Even if your company doesn’t have a full-time safety professional, there are things you can do to help decrease workplace accidents.
- Hold weekly safety talks. Review OSHA standards and train employees for about 15 minutes on one topic each week. After a year, an employer should have touched on all the relevant topics at least once.
- Post a list of safety rules and enforce them. Help your employees become familiar with the rules and understand what violations won’t be tolerated.
- Whenever there is an accident, perform an accident investigation to figure out the cause and how to prevent the accident in the future. You can do the same for near-accidents.
Following these steps can help build a culture of safety and can help prevent workplace accidents.
This week, I ran across an article about ladder safety in Australia.
An Australian study found ladder falls are the most common accident for DIYers in Australia. It is summer in Australia and the prime time to get projects done. Statistically, more people on ladders increases the chance of a ladder accident.
According to the Australian Institute of Health and Welfare,than a third of DIY injuries in 2013-14 came from falls from ladders.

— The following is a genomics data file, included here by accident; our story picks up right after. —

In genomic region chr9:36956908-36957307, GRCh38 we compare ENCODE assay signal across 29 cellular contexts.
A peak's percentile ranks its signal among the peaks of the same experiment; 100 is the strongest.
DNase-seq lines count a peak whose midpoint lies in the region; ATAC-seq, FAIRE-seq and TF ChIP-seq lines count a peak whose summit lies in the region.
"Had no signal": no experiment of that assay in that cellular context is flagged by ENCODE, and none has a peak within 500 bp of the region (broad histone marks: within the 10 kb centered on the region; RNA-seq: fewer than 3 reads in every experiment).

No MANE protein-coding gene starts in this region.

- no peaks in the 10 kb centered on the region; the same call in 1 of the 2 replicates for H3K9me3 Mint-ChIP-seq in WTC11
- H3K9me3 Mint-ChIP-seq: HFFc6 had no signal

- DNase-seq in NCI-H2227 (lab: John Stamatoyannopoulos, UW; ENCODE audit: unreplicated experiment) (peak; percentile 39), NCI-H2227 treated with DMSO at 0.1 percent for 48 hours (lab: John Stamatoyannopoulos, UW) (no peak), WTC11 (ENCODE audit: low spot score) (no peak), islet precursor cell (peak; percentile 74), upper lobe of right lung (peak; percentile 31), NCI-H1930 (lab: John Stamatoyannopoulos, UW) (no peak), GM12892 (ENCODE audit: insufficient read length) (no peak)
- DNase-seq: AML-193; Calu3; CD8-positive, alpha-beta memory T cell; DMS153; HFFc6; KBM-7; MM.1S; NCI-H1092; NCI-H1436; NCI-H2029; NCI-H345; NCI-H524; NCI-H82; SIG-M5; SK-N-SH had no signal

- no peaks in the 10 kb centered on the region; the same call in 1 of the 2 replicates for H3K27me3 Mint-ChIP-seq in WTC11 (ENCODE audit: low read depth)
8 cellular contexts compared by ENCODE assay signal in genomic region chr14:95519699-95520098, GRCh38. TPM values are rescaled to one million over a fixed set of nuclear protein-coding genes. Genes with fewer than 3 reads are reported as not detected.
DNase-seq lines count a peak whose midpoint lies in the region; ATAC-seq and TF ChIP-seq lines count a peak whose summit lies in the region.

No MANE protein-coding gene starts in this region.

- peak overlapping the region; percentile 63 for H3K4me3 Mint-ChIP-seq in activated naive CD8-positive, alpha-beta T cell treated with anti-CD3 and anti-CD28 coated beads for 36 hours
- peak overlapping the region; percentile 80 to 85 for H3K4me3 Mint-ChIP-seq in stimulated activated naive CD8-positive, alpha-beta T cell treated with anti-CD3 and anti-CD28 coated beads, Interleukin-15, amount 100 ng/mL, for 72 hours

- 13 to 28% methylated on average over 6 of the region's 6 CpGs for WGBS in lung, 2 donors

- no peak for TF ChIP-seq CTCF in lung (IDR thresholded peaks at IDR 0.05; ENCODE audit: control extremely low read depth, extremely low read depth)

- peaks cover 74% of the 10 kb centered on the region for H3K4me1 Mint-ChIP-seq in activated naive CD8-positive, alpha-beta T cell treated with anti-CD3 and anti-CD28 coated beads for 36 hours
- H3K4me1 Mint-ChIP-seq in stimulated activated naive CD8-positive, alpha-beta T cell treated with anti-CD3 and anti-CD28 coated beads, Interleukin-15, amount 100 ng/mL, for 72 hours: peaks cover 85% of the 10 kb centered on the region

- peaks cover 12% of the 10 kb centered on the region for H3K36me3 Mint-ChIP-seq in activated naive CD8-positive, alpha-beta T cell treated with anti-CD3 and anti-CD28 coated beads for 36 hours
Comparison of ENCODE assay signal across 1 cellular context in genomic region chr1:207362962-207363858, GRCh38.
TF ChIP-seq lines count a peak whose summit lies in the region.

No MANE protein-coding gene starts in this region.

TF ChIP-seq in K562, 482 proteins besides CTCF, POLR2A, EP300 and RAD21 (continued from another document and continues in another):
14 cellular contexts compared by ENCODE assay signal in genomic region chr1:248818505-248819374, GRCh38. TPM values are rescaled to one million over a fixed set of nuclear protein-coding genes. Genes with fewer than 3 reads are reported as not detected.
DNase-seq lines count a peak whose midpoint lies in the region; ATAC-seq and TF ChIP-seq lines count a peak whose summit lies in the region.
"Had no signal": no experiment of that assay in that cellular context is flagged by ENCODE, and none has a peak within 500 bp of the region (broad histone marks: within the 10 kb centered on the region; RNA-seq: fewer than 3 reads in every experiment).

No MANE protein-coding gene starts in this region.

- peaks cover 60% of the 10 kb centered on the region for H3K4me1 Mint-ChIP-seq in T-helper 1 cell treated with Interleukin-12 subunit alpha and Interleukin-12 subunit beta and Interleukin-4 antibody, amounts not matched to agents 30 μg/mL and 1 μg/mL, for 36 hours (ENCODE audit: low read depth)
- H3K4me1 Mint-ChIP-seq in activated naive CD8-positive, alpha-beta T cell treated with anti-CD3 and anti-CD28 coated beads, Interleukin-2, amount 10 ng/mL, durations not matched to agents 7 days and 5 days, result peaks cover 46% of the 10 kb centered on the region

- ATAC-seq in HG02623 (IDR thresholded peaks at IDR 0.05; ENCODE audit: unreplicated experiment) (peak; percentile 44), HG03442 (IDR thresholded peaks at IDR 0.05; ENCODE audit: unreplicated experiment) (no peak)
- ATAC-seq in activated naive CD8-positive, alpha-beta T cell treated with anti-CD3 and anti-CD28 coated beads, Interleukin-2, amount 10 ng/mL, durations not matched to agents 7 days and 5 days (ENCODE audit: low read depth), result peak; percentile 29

Almost two-thirds of those falls caused a bone fracture.
The second leading cause of injury was contact with power tools or household machinery. Two hundred eighty-three people had partial or complete finger amputations due to a powered saw. It’s crazy, but also important to remember that more accidents happen with ladders than with any other hazard.
Rachel Meade, injury prevention manager, has a message for DIYers.
“The weather’s improving, so people will have a tendency to get out and start doing some things,” she said. “We would just encourage them to use the right protective equipment, make sure they have the right tools for the job and be aware of their own skill level. I think it’s just about being aware of your own abilities and recognizing that as people are getting older they might need to get people in to do things they would have done before.”
Meade’s message is great for anyone who is using a ladder. Let’s remember what she said and work to prevent ladder accidents.
Some people ask me, “Is ladder safety really that important?”
The answer is YES!
Here are a few ways having solid ladder safety can be beneficial.
The number one way ladder safety training can help your company is by preventing accidents. When you team gets the proper training, they will have the tools they need to use the ladder safely and will be less likely to be involved in a ladder accident.
With the decrease in ladder accidents, there will also be a decrease in costs. The employer will not have to pay for medical bills, workers’ comp or other accident-related expenses.
One of the topics I cover in my training is helping your teammates be safe. Once your team is trained, they will have the knowledge and be empowered to encourage each other to be safe. Another tip I don’t normally cover in my training is to have some sort of motivation to encourage safety.